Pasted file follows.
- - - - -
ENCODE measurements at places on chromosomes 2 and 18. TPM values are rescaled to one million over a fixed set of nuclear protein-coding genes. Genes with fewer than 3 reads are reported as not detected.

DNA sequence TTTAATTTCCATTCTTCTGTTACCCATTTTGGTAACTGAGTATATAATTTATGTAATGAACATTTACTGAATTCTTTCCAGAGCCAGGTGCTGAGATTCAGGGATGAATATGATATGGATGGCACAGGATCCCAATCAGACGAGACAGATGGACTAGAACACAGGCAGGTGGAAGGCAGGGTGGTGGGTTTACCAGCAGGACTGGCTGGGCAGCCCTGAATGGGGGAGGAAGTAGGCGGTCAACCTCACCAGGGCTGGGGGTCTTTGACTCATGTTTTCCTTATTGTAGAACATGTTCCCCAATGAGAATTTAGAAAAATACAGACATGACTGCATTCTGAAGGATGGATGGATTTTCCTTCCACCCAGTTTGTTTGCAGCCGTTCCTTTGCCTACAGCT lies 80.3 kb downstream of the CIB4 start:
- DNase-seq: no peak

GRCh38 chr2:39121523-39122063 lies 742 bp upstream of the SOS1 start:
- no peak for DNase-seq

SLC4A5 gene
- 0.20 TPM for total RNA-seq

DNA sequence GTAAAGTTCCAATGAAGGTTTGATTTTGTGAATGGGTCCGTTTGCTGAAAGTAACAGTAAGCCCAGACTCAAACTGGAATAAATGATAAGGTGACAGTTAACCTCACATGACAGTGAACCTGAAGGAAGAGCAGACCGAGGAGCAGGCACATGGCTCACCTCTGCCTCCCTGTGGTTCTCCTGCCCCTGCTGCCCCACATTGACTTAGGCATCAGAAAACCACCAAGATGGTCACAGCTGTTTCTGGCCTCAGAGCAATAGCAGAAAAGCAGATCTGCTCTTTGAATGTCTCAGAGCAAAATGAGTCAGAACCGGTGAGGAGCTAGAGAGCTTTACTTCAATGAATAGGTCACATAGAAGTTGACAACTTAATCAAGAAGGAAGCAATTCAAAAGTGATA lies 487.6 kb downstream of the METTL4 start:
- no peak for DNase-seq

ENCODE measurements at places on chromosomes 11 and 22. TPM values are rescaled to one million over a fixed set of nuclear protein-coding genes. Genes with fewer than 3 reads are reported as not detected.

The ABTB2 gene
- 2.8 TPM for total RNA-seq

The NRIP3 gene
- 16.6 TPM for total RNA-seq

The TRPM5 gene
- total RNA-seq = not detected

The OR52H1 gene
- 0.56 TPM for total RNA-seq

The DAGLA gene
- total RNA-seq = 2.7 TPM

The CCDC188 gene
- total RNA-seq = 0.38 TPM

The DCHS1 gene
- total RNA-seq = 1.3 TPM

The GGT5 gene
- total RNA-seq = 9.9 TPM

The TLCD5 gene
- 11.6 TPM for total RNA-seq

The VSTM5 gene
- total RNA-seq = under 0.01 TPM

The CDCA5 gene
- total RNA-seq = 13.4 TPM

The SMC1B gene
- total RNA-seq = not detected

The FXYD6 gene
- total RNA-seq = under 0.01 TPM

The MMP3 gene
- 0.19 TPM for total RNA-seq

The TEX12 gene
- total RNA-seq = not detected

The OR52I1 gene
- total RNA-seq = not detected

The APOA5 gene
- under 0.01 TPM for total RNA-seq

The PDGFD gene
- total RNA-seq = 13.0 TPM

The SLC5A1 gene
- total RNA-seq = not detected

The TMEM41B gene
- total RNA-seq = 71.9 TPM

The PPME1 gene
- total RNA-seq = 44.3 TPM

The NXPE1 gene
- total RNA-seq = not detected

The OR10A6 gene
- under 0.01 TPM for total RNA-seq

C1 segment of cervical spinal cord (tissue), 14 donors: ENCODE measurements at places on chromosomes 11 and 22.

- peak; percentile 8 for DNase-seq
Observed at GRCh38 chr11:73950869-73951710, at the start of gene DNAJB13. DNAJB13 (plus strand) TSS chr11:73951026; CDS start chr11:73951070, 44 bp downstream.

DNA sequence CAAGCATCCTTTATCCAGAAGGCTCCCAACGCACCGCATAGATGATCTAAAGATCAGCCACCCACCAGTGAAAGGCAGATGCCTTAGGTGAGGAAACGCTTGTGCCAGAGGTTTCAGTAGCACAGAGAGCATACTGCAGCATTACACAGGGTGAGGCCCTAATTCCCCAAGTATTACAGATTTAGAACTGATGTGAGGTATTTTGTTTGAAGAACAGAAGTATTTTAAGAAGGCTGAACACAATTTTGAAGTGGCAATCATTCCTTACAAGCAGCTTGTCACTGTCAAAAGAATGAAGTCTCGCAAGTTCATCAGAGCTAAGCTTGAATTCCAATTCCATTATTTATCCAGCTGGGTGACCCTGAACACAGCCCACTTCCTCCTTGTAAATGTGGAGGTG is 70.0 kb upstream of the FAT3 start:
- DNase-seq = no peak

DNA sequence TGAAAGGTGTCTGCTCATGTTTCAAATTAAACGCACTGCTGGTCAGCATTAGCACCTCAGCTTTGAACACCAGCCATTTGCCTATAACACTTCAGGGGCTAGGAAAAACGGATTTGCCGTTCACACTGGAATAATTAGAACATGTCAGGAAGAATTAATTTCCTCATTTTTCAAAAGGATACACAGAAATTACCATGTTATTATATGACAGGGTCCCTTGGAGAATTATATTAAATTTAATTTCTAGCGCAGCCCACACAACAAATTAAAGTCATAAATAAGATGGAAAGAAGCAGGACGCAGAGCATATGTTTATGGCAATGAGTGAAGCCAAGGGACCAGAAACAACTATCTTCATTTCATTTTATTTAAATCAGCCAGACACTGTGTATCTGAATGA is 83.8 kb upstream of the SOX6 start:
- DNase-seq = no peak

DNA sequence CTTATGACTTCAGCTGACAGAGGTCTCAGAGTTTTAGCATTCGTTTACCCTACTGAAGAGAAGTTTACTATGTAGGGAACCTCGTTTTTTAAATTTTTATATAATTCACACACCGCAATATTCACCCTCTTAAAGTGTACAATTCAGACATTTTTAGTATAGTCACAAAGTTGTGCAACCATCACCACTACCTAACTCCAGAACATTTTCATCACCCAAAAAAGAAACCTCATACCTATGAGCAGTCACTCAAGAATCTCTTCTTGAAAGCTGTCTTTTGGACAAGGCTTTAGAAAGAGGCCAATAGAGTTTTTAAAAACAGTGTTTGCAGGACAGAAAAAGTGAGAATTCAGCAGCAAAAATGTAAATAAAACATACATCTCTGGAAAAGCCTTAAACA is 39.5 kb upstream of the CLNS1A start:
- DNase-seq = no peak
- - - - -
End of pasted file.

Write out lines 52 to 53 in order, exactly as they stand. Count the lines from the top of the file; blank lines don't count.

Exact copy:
- total RNA-seq = 44.3 TPM

The NXPE1 gene